Non-Agile Approach: Traditional methodologies often involve stakeholder engagement at fixed points in the project timeline, such as during initial requirements gathering, major milestone reviews, and final project delivery. This approach can lead to periods of limited communication and delayed feedback, which may result in misaligned expectations and missed opportunities for timely course corrections.

Flexibility and Adaptation

Scaled Agile Approach: Agile projects embrace change, allowing stakeholder engagement activities to be flexible and adaptive. As project requirements evolve, the engagement strategy can be adjusted to address new priorities or challenges. This flexibility ensures that stakeholder needs are consistently met, and any concerns are promptly addressed. Agile frameworks encourage a culture of openness and continuous improvement, where stakeholder feedback directly influences the direction of the project.  Change managers need to ensure that stakeholder understand this fully, and have the skills to work within this context, not just with the project team but in leading their teams through change, when ‘the change’ may be constantly shifting.

Non-Agile Approach: In contrast, traditional approaches tend to follow a rigid engagement plan that is set at the project’s outset. While this provides a clear structure, it can be less responsive to changing stakeholder needs or external conditions. Adjusting the engagement strategy mid-project can be challenging and may require significant effort, leading to delays and potential dissatisfaction among stakeholders.

Collaborative Tools and Techniques

Scaled Agile Approach: Agile environments leverage a variety of collaborative tools and techniques to enhance stakeholder engagement. Digital platforms such as Jira, Confluence, and Miro facilitate real-time collaboration, transparency, and documentation. Agile ceremonies, such as retrospectives and demos, provide structured opportunities for stakeholders to participate and contribute. These tools and techniques help maintain a high level of engagement and ensure that stakeholders have a clear view of project progress and challenges.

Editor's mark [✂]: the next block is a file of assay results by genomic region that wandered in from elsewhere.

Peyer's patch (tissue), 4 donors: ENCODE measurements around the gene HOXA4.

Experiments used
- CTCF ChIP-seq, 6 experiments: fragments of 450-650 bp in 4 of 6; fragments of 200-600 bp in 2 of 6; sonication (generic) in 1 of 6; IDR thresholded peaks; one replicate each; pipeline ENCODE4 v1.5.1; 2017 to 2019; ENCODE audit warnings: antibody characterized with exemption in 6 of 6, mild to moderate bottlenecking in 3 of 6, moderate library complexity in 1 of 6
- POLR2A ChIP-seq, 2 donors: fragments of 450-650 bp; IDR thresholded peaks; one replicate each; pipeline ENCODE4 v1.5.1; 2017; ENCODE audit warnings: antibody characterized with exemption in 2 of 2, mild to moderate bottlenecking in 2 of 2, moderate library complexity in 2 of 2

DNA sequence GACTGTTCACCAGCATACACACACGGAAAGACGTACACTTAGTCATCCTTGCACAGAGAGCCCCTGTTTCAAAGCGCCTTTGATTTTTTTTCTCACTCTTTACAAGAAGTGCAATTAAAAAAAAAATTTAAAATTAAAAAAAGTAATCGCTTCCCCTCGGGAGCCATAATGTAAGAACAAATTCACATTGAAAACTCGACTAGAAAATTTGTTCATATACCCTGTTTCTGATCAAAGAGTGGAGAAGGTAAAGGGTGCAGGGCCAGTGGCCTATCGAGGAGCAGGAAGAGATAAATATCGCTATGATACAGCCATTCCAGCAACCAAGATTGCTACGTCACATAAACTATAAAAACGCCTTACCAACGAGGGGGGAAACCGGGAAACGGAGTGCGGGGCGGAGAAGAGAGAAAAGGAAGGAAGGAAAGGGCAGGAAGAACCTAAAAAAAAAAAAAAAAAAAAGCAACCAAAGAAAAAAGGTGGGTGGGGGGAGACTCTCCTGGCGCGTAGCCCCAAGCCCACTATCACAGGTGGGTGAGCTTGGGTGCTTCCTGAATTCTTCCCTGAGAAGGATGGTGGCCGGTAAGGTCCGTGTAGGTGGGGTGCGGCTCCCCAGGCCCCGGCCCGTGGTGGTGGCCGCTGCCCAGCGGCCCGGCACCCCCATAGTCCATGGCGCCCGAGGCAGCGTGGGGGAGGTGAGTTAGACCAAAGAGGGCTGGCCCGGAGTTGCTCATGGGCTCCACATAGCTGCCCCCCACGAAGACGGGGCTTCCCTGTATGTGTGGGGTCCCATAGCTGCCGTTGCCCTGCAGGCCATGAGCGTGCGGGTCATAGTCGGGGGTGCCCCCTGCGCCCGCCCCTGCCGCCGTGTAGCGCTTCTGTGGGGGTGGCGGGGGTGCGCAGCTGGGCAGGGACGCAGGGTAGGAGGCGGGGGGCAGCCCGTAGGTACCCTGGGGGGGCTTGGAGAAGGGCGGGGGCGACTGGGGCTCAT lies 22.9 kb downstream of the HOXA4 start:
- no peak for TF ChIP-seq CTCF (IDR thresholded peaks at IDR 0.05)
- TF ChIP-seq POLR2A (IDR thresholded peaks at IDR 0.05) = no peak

Non-Agile Approach: Traditional methods might rely more heavily on formal documentation and periodic reports for stakeholder communication. While these methods ensure thorough documentation, they can sometimes create barriers to real-time collaboration and immediate feedback. Meetings and reviews are often scheduled infrequently, which can lead to less dynamic interaction compared to agile practices.

Planning Stakeholder Engagement Activities

  1. Regular Touchpoints: Schedule frequent meetings and reviews to ensure continuous stakeholder involvement. Examples include sprint reviews, iteration planning meetings, and daily stand-ups.  Business-led rhythm that enable the dissemination and engagement of updates to teams is also critical.
  2. Flexible Engagement Plans: Develop engagement strategies that can be easily adapted based on stakeholder feedback and changing project requirements.
  3. Use of Collaborative Tools: Implement digital tools that facilitate real-time collaboration and transparency. Tools like Jira and Confluence can help keep stakeholders informed and involved.  Non-digital engagement tools may also be leveraged to fully engage with stakeholders, beyond one-way push communication.  Assessment needs to be made of the openness and ability to engage regarding the change through the chosen channels.
  4. Active Feedback Loops: Establish mechanisms for collecting and integrating stakeholder feedback continuously. This can be done through retrospectives, surveys, and informal check-ins.
  5. Clear Communication Channels: Maintain open and clear communication channels to ensure that stakeholders can easily provide input and receive updates on project progress.

As mentioned previously, the change approach, including engagement approaches, need to take into account the broader organisational context of program, portfolio and enterprise levels.  This may mean mapping out the various channels and how they can be used for different changes, stakeholders and organisational levels.

Supporting Agile Delivery Cadence

To align change management activities with agile delivery cadence, it’s essential to integrate them into the core agile events, such as PI (Program Increment) planning and demos. Here’s how:

PI Planning